The game itself was instantly forgettable, Wexford easing to a 25-point win under the stewardship of former London dual star Jason Ryan. Instead it was the atmosphere that Deely still remembers and the fact they didn’t even have top billing.
“It was pretty funny because England were playing Germany in the World Cup quarter-finals and they were showing it in the big marquee,” the current London manager explained.
“It was a baking hot day and during the game we could hear these big cheers; we weren’t sure whether it was England or Germany who had scored.”
Don’t be surprised if the marquee makes another appearance on Sunday but the rest of Ruislip looks a lot different these days. Prior to London’s Connacht quarter-final with Leitrim they will officially open their new 1,950-seater stand, which is the centrepiece of a £4.17m redevelopment which began after last year’s loss to Mayo.
London trained at the newly-named McGovern Park for the first time last Sunday, bringing an end to their nomadic existence that has seen them train all over the city and play all of their national league games on the road.
Former Exiles manager Noel Dunning once remarked that if you can manage an inter-county side in London, you can do it anywhere, and Deely agrees wholeheartedly.
“London is unique; there are challenges involved that other counties just don’t have,” said Deely, who runs his own sports science business in London and works part time with Queens Park Rangers and Kings College.
“Things like the beginning of a season where we have a number of players who aren’t yet registered, so they cannot play in the league. They’re having to line out in club championship games early in the season. Then you lose some of your players halfway through a season, like we have done this year with Caomhin Carty and James Moran.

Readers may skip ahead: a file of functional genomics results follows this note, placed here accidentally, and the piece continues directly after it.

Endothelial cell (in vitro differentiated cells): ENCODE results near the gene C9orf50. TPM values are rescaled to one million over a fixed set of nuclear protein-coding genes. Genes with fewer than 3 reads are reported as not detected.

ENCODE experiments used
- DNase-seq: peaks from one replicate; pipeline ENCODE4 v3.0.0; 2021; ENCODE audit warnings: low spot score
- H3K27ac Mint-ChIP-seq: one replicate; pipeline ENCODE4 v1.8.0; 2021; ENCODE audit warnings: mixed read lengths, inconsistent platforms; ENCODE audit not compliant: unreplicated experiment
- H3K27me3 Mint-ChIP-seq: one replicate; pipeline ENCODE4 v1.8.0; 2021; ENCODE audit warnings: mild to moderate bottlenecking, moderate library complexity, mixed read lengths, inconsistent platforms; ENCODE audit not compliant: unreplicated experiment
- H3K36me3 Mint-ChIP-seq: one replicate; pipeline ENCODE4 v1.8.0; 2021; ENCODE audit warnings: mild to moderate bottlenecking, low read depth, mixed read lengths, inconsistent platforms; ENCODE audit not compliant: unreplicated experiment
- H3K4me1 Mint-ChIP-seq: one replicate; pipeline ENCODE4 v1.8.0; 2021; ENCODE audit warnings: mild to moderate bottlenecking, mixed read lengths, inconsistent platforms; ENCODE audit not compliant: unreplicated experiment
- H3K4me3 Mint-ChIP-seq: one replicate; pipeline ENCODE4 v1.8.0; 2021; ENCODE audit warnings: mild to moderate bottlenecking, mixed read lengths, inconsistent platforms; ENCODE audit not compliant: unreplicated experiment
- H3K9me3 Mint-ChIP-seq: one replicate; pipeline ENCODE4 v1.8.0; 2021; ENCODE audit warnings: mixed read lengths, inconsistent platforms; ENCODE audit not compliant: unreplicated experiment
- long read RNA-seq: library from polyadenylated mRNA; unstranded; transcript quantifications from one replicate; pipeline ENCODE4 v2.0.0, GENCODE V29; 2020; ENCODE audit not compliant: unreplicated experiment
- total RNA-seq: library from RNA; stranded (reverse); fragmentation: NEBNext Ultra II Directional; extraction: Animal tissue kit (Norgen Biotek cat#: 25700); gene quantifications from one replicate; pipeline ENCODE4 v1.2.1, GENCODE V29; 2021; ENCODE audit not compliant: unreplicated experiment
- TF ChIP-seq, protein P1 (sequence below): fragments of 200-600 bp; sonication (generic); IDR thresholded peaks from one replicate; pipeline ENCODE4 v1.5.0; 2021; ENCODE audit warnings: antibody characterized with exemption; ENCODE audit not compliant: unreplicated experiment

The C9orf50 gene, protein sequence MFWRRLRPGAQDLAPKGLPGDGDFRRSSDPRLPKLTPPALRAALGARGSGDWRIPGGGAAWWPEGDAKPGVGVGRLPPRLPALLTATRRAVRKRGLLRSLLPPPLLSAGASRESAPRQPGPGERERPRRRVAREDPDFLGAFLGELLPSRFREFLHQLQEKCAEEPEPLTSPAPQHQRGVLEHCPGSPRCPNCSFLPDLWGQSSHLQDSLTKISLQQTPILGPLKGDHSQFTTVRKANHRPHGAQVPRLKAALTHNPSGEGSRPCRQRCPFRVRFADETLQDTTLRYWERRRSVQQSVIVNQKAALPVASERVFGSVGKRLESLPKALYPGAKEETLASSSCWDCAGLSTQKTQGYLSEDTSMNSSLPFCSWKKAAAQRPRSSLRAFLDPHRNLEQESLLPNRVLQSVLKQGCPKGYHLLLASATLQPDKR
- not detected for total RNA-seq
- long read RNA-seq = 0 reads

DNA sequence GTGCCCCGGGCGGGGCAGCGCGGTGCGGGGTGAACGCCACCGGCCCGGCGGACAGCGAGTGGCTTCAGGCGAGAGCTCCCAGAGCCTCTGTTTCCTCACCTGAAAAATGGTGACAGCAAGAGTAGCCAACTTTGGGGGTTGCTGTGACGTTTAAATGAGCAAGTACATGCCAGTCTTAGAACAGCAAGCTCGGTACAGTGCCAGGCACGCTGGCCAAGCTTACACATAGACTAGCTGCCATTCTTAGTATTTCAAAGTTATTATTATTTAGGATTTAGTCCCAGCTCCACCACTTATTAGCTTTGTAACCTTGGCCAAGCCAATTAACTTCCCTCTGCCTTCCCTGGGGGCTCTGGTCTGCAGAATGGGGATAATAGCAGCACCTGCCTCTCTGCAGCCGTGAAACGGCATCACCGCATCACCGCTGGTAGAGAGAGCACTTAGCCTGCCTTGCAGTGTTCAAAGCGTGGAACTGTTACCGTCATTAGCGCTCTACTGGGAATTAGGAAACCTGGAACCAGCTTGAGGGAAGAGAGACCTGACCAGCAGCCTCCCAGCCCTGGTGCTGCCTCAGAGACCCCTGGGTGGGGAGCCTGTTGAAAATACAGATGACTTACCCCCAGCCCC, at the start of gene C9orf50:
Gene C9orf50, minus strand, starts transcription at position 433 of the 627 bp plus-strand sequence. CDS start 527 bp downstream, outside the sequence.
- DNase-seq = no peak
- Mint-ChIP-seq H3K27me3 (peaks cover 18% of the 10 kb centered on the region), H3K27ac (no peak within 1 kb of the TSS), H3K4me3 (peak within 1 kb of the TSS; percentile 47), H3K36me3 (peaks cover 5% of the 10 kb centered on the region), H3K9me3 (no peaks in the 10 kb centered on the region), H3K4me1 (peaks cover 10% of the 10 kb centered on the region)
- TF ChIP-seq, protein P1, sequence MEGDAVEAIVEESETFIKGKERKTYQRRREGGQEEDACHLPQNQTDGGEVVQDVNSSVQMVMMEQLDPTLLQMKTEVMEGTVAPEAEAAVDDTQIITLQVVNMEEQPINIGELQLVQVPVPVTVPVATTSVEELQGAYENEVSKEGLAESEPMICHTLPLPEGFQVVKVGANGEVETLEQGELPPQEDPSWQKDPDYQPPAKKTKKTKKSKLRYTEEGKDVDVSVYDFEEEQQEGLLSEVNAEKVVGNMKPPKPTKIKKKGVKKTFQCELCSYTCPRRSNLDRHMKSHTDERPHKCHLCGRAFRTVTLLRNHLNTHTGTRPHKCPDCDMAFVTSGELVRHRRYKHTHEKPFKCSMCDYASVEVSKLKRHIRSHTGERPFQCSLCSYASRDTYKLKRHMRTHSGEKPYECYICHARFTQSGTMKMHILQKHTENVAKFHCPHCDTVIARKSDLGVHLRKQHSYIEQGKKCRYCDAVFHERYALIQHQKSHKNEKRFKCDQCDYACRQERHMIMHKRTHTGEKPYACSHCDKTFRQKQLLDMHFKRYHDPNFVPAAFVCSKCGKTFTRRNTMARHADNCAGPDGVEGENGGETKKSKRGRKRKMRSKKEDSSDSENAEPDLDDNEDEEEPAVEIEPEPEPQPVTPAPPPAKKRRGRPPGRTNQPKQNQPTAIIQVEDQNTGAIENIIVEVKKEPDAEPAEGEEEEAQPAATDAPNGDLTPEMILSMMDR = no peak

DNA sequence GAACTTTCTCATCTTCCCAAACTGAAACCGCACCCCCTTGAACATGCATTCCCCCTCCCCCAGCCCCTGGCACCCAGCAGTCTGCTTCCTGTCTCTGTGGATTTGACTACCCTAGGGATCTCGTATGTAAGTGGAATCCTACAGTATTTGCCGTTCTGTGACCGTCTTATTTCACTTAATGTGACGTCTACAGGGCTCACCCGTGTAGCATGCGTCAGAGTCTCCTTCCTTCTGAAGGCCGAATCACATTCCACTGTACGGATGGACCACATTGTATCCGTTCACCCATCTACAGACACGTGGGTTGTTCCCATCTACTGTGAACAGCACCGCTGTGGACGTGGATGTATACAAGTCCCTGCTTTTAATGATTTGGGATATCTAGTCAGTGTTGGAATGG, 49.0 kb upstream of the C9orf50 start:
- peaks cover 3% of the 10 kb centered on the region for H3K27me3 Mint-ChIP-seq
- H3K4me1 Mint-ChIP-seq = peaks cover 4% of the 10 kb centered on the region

“It is a huge challenge. Things would be much easier in some of the counties in Ireland who have just one training facility and turn up every night, and everything is done and ready.
“On the flip side of that, London doesn’t have the same hype about the county team or the role of the manager, or the same level of pressure. There’s probably two sides to the coin.”
One of the longstanding issues for London is player turnover. Just two members of the side that beat Leitrim in 2013 to reach the Connacht final are likely to feature this weekend – London-born back Philip Butler and former Laois midfielder Cathal Og Greene.
“We had everybody bar one player back for this season, which we were absolutely delighted with,” said Deely.
“This was a new thing for us. But then as the season has gone on, bit by bit we have lost a big number of players through commitment to other things — universities in different parts of Britain, work.
“It’s very difficult because we spent a lot of time last year just changing the environment around the team, being as professional as possible, and then you lose a lot of those players.”
London were without a number of first-teamers when they visited Carrick-on-Shannon in the penultimate round of the national league. With the British Universities competition taking place the same weekend, Deely’s experimental side “never got going” and trailed by 12 points at half-time before eventually falling to a 2-16 to 0-15 defeat.
Since then Leitrim have lost Emlyn Mulligan to a cruciate injury while London have gained a Mulligan in three-time All-Ireland winner Owen. What role the Tyrone legend plays on Sunday remains to be seen — last week he ruled himself out but having lined out in a hurling championship game in order to register, there could be some mind games at play.
Either way, Deely has been delighted with Mulligan’s impact at training.
“He’s really bowled us over with his attitude and focus, just his all-round demeanour when he comes into the sessions,” said Deely, who has also added Dublin U21 All-Ireland-winning captain Kevin O’Brien to his panel.
“He still clearly loves Gaelic and wants to be involved. It’s been great for the young lads especially - but even all the players - to see that when you’re a top player you do everything 100%, whether that’s your warm-up or skills practice.
“It has been an eye-opener for the lads and a great reference point for us as a management, to be able to say, ‘look at Owen and the amount of runs he makes, the fitness work he undertakes, the analysis of his own game’. That has been a real benefit.
“If he brings that and a little bit of advice, that can only be a positive.”